All Rockwood schools now have some version of a space, on campus, where students can go to get back on track.
"This is the Restore Room," said Eureka High teacher Denise McSwain. The Restore Room there opened in August of 2017. "It is an undefined, open-ended room to support students academically and emotionally."
"It's a place for kids who struggle," added McSwain. "If they're struggling with academics, they can come in and get help. I'm a math teacher, so we have worked with kids on their math. It's for kids that need help, and it's going very well. I work with kids in online courses who need support, in addition to kids with in-school suspension. I'm here to support and help those students get through their assignments and keep them on-task."
By design, the Restore Room does not look like a classroom. It features soft lighting, with different areas to work in. In one corner, there's a table and four chairs. But it also offers other seating – some traditional, some close to the floor. There's a couch near a fish tank that looks like it belongs in an apartment living room. Another table is located in a corner that is secluded by large, black and white book cases.
McSwain said the room is intentionally low-sensory. There are not a lot of distracting colors. One might call it calming. It is intentionally not a traditional classroom setting.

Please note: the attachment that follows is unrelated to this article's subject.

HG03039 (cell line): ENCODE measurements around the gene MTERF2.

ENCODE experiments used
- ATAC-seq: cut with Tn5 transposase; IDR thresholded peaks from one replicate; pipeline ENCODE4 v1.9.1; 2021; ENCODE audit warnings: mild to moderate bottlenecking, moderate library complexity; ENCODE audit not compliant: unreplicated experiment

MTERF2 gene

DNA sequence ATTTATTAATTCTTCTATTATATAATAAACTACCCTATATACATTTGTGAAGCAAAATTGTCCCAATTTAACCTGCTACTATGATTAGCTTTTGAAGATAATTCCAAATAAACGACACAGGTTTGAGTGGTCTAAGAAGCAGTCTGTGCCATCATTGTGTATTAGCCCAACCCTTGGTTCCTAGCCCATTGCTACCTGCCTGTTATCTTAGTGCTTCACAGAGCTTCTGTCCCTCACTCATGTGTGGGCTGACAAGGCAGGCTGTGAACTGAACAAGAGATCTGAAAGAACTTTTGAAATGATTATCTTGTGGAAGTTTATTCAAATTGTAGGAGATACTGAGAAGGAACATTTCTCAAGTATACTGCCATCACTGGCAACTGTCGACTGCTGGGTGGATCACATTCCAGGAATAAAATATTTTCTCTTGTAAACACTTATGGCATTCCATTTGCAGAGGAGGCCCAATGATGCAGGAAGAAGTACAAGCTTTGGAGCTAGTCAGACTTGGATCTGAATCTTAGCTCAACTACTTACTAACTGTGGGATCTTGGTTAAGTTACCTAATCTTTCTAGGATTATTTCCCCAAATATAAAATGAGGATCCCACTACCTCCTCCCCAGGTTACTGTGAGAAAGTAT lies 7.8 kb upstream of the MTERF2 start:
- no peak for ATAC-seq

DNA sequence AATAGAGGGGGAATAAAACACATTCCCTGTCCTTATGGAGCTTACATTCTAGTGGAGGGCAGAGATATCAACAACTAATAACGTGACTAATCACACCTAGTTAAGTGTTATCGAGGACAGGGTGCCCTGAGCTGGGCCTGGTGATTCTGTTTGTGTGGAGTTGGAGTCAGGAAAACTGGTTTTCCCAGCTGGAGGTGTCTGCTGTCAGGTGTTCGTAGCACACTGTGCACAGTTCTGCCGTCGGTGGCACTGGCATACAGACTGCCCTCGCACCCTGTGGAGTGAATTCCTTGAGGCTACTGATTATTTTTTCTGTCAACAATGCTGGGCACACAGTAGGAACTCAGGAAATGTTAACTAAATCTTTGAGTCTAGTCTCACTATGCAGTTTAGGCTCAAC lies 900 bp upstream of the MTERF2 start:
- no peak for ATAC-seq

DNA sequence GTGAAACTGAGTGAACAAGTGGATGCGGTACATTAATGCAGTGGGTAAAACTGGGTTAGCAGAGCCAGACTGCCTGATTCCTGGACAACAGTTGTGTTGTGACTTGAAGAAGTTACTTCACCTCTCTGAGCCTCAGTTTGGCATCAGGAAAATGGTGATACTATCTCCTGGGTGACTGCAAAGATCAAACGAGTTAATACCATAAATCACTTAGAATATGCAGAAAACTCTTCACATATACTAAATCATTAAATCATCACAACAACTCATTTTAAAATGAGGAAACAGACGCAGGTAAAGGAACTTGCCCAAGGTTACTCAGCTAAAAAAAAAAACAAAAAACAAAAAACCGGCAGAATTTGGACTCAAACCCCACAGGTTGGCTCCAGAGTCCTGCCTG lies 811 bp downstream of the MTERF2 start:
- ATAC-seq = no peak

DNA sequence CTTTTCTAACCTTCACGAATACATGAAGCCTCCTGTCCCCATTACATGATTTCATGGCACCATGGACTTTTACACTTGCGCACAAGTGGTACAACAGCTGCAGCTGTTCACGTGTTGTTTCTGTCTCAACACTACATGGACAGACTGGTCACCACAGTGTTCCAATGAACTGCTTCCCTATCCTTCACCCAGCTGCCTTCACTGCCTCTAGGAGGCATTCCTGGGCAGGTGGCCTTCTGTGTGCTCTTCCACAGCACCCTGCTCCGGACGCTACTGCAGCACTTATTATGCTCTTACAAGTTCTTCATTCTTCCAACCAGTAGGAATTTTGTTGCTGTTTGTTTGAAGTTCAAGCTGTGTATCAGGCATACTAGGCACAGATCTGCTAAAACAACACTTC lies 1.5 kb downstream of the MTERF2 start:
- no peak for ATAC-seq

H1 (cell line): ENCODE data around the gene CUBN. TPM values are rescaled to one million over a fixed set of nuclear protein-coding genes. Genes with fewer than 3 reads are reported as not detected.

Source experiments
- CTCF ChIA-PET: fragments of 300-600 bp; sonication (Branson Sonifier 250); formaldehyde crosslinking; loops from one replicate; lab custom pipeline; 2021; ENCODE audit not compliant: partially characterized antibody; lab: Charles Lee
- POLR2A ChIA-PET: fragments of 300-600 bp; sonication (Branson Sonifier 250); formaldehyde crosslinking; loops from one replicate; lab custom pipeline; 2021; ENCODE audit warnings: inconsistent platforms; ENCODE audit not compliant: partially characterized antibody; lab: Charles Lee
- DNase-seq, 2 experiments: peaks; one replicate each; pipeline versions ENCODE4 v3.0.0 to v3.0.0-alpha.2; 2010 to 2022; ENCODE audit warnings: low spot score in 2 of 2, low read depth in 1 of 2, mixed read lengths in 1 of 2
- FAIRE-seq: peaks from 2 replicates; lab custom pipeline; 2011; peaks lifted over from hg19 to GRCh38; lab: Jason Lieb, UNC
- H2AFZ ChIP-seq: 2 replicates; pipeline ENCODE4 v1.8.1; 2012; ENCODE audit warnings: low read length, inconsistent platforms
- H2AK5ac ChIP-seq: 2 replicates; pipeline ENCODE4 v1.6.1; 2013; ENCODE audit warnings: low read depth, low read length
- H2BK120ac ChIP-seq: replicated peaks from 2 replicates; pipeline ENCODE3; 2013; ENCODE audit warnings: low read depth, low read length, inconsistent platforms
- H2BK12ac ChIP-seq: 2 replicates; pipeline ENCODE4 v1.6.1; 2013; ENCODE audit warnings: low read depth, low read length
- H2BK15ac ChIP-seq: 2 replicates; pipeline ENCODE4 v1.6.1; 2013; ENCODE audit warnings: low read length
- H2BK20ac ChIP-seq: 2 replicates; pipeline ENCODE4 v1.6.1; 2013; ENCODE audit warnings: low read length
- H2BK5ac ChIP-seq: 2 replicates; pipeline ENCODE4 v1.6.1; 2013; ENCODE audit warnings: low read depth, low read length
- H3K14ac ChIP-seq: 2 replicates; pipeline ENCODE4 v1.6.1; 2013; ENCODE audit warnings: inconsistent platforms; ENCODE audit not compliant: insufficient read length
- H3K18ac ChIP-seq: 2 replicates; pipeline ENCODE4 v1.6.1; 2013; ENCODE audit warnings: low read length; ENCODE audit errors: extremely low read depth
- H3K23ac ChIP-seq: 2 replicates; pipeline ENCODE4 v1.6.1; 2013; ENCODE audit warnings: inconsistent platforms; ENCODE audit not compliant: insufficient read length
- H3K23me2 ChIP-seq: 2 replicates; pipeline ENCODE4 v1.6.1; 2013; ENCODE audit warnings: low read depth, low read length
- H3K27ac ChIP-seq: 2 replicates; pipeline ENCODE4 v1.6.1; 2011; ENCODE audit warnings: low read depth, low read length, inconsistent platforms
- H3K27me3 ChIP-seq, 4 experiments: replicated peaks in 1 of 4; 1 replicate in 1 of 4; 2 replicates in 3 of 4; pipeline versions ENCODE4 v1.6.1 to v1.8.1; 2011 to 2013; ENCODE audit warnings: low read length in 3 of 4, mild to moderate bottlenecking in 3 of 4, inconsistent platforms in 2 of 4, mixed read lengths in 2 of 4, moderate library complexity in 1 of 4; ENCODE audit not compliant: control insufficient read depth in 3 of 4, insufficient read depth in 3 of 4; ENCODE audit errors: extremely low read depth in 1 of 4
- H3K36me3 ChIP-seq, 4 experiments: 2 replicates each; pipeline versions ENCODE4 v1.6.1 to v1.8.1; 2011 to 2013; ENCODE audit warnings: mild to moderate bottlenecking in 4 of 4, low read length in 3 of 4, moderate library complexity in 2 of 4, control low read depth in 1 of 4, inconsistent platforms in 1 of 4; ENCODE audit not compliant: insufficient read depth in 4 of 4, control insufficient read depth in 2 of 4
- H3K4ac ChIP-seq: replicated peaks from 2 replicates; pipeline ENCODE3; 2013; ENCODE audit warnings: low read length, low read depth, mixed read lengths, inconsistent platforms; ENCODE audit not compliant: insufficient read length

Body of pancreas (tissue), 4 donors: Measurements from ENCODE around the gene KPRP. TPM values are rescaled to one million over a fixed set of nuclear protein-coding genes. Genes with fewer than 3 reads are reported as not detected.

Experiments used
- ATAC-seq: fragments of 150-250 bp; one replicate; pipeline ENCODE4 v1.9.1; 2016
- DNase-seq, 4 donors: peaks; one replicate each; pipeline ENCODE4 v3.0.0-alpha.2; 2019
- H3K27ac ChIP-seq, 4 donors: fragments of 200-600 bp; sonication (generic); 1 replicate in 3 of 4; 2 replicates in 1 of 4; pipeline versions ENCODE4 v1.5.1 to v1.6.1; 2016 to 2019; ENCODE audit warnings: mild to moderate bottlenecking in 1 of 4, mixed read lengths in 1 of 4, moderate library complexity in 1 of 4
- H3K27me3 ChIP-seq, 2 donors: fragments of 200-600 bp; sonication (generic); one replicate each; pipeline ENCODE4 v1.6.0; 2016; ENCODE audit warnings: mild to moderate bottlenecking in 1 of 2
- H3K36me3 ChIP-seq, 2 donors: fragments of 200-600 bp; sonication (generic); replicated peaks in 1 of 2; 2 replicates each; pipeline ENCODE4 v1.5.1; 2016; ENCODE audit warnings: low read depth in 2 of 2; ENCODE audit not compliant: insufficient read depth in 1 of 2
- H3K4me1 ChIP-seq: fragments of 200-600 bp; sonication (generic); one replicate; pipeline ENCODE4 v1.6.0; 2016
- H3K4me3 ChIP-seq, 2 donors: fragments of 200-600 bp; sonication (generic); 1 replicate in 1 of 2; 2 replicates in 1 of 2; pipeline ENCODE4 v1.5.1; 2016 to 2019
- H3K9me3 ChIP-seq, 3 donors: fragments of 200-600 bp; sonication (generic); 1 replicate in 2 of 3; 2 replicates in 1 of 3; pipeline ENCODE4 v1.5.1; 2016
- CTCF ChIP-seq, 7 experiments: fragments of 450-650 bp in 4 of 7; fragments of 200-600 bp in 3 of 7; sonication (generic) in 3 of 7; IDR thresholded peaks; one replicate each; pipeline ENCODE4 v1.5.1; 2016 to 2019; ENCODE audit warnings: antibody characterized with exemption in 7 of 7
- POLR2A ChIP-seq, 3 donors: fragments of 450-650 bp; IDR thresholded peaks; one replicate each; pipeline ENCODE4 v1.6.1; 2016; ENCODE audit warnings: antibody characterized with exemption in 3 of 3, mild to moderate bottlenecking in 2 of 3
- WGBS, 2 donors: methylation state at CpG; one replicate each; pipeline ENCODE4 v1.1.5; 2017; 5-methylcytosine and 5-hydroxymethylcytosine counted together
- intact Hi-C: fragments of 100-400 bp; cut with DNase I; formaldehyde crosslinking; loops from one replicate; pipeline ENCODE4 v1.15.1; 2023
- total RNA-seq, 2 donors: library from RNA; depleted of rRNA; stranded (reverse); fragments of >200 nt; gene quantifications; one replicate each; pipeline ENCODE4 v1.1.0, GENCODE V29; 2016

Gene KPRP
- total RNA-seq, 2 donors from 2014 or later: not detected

"It's designed so that students come in and get down to what they need to be doing. It features lamp lighting. The overhead lights are not turned on. We want it to be subtle, but adequate. It's more homey."
Eureka High Associate Principal Jennifer Strauser said, "We needed an arrangement that's not your traditional 1800s classroom with rows of desks. So we started a conversation with administrators, and what grew out of that is this space."
Rockwood Executive Director of Student Services Dr. Terry Harris said the Restore Rooms are an acknowledgement that some students don't do well in a traditional classroom setting.
Rockwood officials are willing to try something new.
"At the district level it is very simple," said Harris. "These are our kids. We want them to become the best they can be. All Rockwood administrators want students to be able to remain in their schools. We know suspending kids is not always the best option. Sometimes we have to do that, but we want to make sure that even when we have to suspend students, they know they are still loved. We want to make sure they are graduating, thriving, and doing well. We have bright kids in Rockwood School District. This space is part of a program to meet the social-emotional needs of all students."
Harris continued, "There is a group of students who may not do well in a traditional classroom setting, but they don't need to leave a traditional high school. So how do we create alternative spaces in the traditional high school, as opposed to just having those students leave the building?"
McSwain said just three weeks into the experiment, she had a success story.
"I worked with a student who failed Algebra I, twice," she said. "But when he came into the Restore Room, you could just tell he was ready to work. He loved to sit in the camping chair and use the laptop. He got logged in and grabbed the markers, and he'd be up at the board. He was not nervous that I was there here to help him. It's a more relaxed atmosphere."